It only took me twelve-plus years to finally listen to it, but it's a powerful piece of work, even if a listener doesn't know a damned thing about Wilco. The timing of its release to the public - digitally, then by more traditional means when the band worked out a deal with Nonesuch Records - probably associates it in more knowledgeable people's minds with the political atmosphere in this country just after 9/11, but it's about far more than that, and I got caught up in it to the point where someone took a good, hard look at me this past Thursday and told me what, deep down, I already knew: I was in mourning. YHT taps into my current uncertainties, my fumbling for what in the hell I'm going to do when I fully join my husband in suburbia after all this moving prep, how I'll be able to negotiate in person the culture shock he's currently suffering that certainly lies in wait for me, the realities of a life we both grew up in and pretty successfully evaded up 'til now. This move, more than any other I've been through to date, is scaring me, and I stumbled upon the soundtrack.

This is not to say that we're not a resilient bunch. We will find some way through this, like we always have. I think I now have some inkling, however, of how tied to one place a person can get and of how such bonds bring a body to the edge of where an uprooting could easily lead to heartbreak. I'm not sure, personally, how much more of this I can take, but it is quite likely that this is what it is to live in the world at this time and I'll just have to get used to it, suck it up and carry on, with my sole anchors being those of love and compassion. That is what I responded to in Wilco's music.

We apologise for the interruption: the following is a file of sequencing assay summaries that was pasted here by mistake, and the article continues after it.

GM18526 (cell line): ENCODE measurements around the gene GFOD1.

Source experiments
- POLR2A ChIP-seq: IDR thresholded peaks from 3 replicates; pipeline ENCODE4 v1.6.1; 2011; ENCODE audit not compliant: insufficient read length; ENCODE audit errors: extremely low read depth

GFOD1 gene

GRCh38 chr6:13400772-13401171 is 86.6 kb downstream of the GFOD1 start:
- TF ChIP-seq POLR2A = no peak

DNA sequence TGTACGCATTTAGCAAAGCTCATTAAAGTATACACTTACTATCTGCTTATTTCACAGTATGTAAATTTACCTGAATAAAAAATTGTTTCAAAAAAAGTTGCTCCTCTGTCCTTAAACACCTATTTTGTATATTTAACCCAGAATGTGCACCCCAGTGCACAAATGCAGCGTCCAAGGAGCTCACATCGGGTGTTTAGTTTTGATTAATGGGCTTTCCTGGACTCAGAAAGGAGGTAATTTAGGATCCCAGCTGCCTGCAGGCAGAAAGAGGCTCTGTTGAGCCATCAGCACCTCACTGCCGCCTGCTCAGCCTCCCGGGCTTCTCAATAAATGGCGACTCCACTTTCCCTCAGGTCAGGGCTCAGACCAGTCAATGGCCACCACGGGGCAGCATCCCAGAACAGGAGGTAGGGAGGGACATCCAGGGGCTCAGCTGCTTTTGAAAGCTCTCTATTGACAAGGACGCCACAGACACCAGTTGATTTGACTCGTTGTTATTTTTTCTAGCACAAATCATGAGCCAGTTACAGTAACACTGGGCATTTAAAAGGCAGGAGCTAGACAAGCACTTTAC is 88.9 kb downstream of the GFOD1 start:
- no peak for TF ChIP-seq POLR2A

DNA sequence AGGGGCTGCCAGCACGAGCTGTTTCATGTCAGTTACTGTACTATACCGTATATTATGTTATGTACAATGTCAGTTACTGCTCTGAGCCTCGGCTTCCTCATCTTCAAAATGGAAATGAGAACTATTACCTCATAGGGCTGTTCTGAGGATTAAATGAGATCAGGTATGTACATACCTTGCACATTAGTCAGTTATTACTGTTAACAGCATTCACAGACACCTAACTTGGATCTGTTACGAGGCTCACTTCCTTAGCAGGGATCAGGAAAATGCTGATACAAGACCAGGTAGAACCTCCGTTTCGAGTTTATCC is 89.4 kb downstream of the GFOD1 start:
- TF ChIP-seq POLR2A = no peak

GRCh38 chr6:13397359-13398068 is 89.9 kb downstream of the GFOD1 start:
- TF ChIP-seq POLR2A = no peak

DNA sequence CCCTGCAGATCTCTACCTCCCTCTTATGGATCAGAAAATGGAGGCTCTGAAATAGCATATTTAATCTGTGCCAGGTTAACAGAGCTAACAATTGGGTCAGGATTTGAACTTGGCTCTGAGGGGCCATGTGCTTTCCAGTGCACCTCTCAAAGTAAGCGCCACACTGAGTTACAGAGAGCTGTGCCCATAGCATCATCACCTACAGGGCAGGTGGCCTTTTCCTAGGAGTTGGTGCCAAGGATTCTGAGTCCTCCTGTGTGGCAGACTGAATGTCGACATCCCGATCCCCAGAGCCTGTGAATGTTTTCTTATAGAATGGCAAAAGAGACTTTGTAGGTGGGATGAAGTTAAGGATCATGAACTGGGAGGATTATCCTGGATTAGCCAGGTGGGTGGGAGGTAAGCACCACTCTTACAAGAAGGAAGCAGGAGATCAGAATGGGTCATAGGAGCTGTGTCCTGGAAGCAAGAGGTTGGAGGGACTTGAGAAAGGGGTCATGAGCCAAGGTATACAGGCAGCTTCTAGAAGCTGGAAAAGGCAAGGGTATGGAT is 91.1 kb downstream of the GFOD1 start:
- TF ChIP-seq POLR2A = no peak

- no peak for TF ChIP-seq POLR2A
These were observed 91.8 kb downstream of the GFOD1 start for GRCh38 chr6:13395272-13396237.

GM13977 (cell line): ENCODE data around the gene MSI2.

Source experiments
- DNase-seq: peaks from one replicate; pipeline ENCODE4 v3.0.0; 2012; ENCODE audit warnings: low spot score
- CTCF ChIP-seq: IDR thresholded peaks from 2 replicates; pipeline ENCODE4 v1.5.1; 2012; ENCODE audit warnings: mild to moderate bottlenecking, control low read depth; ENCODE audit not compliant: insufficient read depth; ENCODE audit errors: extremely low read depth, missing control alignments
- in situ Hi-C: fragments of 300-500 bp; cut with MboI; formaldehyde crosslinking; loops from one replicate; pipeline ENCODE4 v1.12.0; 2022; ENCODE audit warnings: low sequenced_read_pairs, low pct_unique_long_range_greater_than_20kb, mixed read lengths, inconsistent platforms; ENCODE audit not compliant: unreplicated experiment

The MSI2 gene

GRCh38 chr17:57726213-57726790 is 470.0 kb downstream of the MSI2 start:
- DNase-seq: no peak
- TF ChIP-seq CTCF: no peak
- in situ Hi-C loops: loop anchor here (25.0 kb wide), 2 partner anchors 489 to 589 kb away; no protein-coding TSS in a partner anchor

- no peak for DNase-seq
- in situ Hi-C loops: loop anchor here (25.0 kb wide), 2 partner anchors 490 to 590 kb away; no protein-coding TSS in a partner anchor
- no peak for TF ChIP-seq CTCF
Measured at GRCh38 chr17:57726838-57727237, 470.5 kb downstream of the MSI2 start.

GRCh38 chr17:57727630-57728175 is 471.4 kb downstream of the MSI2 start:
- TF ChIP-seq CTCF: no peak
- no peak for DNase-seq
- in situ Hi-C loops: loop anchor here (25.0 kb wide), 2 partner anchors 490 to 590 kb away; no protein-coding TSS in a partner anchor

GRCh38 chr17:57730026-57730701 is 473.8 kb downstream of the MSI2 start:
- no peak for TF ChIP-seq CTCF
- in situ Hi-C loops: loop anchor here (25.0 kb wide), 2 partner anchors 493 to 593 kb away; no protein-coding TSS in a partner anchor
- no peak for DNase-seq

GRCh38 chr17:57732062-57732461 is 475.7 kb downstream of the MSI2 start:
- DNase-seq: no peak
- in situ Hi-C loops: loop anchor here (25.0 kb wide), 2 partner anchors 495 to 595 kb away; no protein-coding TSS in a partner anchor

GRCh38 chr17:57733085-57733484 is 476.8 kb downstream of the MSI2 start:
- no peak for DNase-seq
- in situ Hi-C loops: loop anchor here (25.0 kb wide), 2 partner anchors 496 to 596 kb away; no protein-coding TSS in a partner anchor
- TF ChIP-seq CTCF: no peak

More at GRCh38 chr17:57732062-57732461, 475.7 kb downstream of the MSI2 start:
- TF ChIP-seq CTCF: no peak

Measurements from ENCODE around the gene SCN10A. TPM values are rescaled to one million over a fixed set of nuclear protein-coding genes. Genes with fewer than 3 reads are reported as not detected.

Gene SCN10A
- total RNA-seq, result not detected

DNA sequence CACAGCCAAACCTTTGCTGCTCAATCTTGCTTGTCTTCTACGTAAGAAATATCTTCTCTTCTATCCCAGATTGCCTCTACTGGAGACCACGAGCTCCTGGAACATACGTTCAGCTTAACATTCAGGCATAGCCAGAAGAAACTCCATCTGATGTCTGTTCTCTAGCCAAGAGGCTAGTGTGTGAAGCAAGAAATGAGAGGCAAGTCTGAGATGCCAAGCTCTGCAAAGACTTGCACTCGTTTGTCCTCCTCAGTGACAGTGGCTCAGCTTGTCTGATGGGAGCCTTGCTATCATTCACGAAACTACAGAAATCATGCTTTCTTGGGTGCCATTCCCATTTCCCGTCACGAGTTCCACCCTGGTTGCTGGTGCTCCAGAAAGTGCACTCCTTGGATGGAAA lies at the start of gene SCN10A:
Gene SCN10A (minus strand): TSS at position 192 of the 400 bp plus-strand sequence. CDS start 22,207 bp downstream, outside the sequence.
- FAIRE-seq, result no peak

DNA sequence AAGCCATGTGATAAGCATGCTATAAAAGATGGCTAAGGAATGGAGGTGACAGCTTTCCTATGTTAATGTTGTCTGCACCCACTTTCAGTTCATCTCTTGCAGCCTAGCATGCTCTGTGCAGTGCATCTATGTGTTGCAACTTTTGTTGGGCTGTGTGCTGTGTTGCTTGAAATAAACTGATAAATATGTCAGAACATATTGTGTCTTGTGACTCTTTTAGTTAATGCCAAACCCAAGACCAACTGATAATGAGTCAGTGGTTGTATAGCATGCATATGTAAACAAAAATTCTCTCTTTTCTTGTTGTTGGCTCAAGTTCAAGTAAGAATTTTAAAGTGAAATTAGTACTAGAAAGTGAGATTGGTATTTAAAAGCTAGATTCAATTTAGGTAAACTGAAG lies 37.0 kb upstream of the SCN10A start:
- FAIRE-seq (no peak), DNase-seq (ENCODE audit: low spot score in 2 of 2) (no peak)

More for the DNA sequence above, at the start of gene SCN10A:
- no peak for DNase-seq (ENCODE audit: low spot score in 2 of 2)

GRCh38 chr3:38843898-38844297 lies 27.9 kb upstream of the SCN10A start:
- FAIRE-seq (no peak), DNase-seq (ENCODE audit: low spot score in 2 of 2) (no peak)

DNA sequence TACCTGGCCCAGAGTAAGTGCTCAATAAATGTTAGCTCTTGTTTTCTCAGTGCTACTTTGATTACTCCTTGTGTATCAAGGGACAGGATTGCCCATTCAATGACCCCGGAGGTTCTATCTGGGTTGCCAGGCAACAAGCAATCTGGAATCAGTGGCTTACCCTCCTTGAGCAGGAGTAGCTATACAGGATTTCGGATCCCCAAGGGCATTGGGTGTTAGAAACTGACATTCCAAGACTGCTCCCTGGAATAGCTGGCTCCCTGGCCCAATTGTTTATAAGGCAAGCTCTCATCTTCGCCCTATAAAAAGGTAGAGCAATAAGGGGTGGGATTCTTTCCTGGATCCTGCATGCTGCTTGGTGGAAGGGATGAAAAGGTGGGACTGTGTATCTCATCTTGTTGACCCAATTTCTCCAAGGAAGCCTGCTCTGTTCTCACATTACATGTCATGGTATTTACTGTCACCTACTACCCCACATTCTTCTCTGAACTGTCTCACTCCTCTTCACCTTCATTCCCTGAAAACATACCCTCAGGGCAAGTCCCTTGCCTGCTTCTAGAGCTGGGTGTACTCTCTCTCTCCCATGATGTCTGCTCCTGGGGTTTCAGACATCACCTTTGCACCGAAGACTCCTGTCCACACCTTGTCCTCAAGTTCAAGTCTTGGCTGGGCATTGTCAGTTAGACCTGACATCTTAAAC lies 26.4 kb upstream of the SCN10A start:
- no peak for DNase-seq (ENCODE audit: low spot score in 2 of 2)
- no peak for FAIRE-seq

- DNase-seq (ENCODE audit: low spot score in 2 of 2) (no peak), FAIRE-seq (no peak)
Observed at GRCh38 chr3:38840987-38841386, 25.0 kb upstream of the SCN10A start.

I got some Old 97s albums yesterday, not the ones I wanted, but they'll tide me over for a while. Most Messed Up is currently the one blasting on my car stereo. Yankee Hotel Foxtrot makes two albums I've got to put away for at least a few weeks (here's the first one if you missed it). Just can't afford to wallow too much when my life is either being donated, tossed out, or boxed up.

Such is the nature of any move.

Wednesday, July 16, 2014

When It Hit…

I was determined. Dan was going to drive into Houston the next day, I'd slept all morning, successfully snoozing away the remains of a headache that had begun the night before, and I was primed to take the wheel and drive us from West Plains, Missouri, all the way back home if I had to be pried out of the car at the end of the trip…which I did, with the help of many music CDs I whipped in and out of my car's player while navigating highway 63's hairpin curves through the Ozarks and cruising down I-55's mostly newly paved lanes.

We've road tripped a lot, Dan and I, and I tend to treat the car as though it's a stereo on wheels. Occasionally, Dan will ask me about a particular band or musician whose album I play, and when he does, it's usually followed by a brief criticism. On this trip to and from his band concert in Iowa, The White Stripes' Icky Thump was "pretentious," we both recoiled at the dull lifelessness of Lucinda Williams' West, and Ray LaMontagne's Supernova got some queries about what exactly the man was singing. "Now he sounds like he's singing 'drive-in movies.'"

"That's exactly what he's singing."

"Oh, well then."

As I drove over the Mississippi border into Louisiana, I fumbled with the CD carrier in the dark, placing the Daptone Gold album back in and pulling out what I thought was Liz Phair. Instead of "Chopsticks" on Whip-Smart, however, I got "Door-Poppin'," the first song off John Boutté's Good Neighbor.